Since the blog was inactive for all of Season 25, here's a quick look back at the season's big stories.
FREE AGENT FRENZY
Season 25 started off with a bang as a strong class of free agents moved around the league. Scranton, as usual, ended up with the big prize: 29-year-old former Montgomery pitcher Allen Shaw took a 5-year, $110M deal to become Big Blue's newest ace. The top position player on the market made a much more surprising move, however - infielder Pedro Fernandez, late of the Zephyrs, went to Iowa for 5 years and nearly $100M.
HALL INDUCTS THREE
After a long and spirited debate over the merits of a number of different candidates, three players joined the Minor Leagues Hall of Fame in Season 25: Pitchers Reid Monroe (19 votes) and Albie Marrero (18), and DH Adam Carter (24). Pitcher Pedro Arroyo just missed with 13 votes. Even with those three voted in, the ballot is likely to get quite crowded in the next few seasons, with the legendary Julio Rincon having already retired and other luminaries such as Marcus Walker and Henry McFeely likely to follow him very soon.
Mid-season was dominated by one of the craziest trade markets I've ever seen in HBD. When longtime playoff contenders Omaha and Buffalo both got off to poor starts, they started selling off veterans left and right, including many of their biggest stars. Buffalo sent Ernest Adkins to Norfolk, Howie Donovan and Tony Viriato to Jackson, and Tori Belitz and J.J. Spoljaric to New Britain; Omaha moved Neil Bottenfield to Norfolk, Fernando Trevino to Richmond, Harvey Charles to Syracuse, Max Ordaz to Memphis, Wilton Beck to Salt Lake City, and Raul Benitez to Toledo. Also on the move during the regular season was Trenton's 2-time defending MVP Orlando Canseco, who was traded to division rival Salt Lake City. That's quite a frenzy of activity for a single season!
FEELING A DRAFT
With the top overall pick in the season 25 amateur draft, Burlington took high school pitcher Alex Berroa. A flamethrower with precision control and killer splits, Berroa lacks the stamina of a truly elite starting pitcher, but still clearly has the potential to be a real monster of a player down the road. Gary Craig, the top pitcher from the college ranks, went #2 overall to El Paso. Other draft highlights include outfielder Jerrod Higginson (4th overall, Jacksonville), the draft's best hitter; pitcher Malcolm Brooks (6th overall, Pawtucket), who was neck-and-neck with Berroa and Craig as the draft's best pitching prospect; and 2B Vin Huson (17th overall, Albuquerque), a top-10 caliber prospect whose inexplicable slide to the middle of round one may have made him the biggest steal of the draft.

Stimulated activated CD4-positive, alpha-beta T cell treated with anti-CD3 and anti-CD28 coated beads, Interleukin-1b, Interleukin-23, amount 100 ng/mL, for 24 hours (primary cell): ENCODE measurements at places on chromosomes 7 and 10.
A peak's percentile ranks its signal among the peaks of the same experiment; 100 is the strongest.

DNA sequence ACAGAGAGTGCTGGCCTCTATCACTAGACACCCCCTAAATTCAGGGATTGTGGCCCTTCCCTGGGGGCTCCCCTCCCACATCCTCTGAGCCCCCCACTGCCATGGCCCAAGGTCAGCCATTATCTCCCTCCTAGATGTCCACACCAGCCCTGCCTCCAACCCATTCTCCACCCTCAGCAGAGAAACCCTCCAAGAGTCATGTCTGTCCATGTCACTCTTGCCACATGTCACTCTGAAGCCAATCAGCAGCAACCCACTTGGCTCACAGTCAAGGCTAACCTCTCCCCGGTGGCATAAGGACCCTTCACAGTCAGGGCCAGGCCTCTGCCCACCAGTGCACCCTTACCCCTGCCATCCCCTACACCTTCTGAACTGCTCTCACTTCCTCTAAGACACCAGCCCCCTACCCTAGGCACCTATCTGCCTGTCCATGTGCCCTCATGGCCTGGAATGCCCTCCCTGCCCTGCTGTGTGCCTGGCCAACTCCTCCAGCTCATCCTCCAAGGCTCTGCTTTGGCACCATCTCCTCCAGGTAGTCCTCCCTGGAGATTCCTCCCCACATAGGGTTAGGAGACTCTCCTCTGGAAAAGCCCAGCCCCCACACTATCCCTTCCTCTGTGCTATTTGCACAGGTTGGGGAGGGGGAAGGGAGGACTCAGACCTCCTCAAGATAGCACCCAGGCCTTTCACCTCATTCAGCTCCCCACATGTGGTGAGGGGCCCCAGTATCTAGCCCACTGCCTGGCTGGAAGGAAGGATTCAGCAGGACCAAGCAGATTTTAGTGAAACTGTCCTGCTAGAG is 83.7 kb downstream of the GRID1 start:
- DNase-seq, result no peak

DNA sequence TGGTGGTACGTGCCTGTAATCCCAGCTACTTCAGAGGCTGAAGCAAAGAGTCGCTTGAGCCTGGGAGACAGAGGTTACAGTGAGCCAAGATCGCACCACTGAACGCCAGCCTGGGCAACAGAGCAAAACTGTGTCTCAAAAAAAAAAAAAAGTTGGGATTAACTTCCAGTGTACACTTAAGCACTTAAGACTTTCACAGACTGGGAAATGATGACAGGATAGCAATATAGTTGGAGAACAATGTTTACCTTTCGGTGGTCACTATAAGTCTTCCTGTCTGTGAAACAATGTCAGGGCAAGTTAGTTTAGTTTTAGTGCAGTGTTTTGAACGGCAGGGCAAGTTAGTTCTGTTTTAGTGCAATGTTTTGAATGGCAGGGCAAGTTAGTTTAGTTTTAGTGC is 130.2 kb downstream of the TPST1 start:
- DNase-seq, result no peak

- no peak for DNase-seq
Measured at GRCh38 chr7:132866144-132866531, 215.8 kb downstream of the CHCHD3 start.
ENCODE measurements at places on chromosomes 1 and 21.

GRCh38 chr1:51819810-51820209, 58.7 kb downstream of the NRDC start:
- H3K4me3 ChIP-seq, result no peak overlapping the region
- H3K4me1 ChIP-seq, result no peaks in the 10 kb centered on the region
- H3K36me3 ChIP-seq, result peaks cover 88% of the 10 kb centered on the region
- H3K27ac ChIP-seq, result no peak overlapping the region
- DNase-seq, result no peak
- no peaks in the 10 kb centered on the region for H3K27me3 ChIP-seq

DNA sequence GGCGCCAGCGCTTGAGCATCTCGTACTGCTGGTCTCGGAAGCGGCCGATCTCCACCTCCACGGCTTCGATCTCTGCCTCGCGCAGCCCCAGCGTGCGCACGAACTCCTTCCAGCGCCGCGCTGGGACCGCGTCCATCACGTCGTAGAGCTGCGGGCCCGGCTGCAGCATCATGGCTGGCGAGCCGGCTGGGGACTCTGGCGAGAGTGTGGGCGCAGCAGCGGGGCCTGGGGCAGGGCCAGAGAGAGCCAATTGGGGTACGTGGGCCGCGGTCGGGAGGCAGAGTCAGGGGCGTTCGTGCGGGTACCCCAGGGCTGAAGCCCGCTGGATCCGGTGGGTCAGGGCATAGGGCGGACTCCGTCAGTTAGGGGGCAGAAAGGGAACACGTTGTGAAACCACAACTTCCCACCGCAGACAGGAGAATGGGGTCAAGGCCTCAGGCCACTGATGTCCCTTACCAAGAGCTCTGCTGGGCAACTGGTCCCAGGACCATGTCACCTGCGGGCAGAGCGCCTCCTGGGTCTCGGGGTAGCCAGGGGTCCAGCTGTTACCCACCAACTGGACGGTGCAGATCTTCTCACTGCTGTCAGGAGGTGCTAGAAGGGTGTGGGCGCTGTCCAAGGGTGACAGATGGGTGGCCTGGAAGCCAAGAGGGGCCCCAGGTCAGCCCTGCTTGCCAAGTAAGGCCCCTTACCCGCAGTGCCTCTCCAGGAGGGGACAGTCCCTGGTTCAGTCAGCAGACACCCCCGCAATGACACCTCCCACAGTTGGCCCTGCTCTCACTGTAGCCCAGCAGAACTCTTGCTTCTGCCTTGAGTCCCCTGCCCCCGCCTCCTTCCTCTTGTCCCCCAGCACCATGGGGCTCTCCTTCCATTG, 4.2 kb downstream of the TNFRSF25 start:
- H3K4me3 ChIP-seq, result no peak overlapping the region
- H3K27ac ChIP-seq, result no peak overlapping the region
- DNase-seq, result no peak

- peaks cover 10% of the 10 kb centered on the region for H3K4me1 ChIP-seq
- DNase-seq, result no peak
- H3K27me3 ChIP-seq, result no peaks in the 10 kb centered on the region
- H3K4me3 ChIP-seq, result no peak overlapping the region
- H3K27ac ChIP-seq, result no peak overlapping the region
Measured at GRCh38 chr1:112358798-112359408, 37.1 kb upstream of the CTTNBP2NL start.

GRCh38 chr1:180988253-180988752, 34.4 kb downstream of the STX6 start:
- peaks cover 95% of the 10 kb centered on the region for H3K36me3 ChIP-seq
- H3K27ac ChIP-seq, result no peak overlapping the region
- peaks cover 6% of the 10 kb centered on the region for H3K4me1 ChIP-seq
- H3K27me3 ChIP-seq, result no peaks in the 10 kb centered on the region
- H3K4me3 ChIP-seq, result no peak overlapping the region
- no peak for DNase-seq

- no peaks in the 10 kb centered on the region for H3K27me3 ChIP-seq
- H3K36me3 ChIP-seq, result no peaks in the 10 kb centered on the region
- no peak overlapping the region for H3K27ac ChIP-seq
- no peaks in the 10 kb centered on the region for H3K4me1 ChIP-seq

DOWN THE STRETCH THEY COME
Season 25 featured two memorable Wild-Card playoff races. In the NL, Iowa capped a surprising season with their first playoff berth since season 18, and were nearly joined by Toledo, whose playoff drought has lasted just as long. But a diastrous 3-9 mark to close out the season left the Mud Hens just out of the postseason picture, as the Jackson Generals captured their second Wild Card in three years. Meanwhile in the AL, the race for the sixth and final playoff spot came down to the season's last day, with Memphis' win clinching their place in the postseason, just one game ahead of the underdog Trenton Thunder.
A POSTSEASON FOR THE AGES
The Vancouver Canadians were the 800-pound gorilla of Minor Leagues this season, easily cruising to a 108-54 record and crushing Iowa in the Division Series. But in a shocking turn of events, they were undone by New Orleans in the NLCS, a classic 7-game affair that turned on the Zephyrs' dramatic one-run, extra-inning win in Game 6. The ALCS, too, went to 7 games, with division rivals Dover and Richmond duking it out until the bitter end. Richmond won game 7 at home to take the series, and then went on to pound New Orleans, 4 games to 1, for their third World Series title and first since season 11.
Unlike recent seasons, Season 25 had plenty of clear-cut winners for the league's major hardware. Dover slugger Joseph Chong easily took the AL MVP Award with his great .309/.368/.665 batting line and 64 homers, while Zephyrs outfielder (and free agent-to-be) Angel Molina took home his second MVP award with an even more remarkable .339/.416/.665 slash line, 43 home runs, and 40 steals. The Cy Young Awards were easy to hand out, too - Salem's Jacob Vaughn won his third in the AL with a career-best 2.18 ERA and 0.95 WHIP, while in the NL, Vancouver's Markus Taft took his second Cy in a row thanks to his ML-leading 1.81 ERA and .195 OAV. As for Rookie of the Year honors, it was a no-brainer in the NL (Toledo outfielder Glenn Teixeira), but the AL proved a bit more difficult. 21-year-old Dover ace Luis Garza took home the hardware, but Pawtucket slugger Victor Bush came very close, falling just 2 votes shy of Garza's total.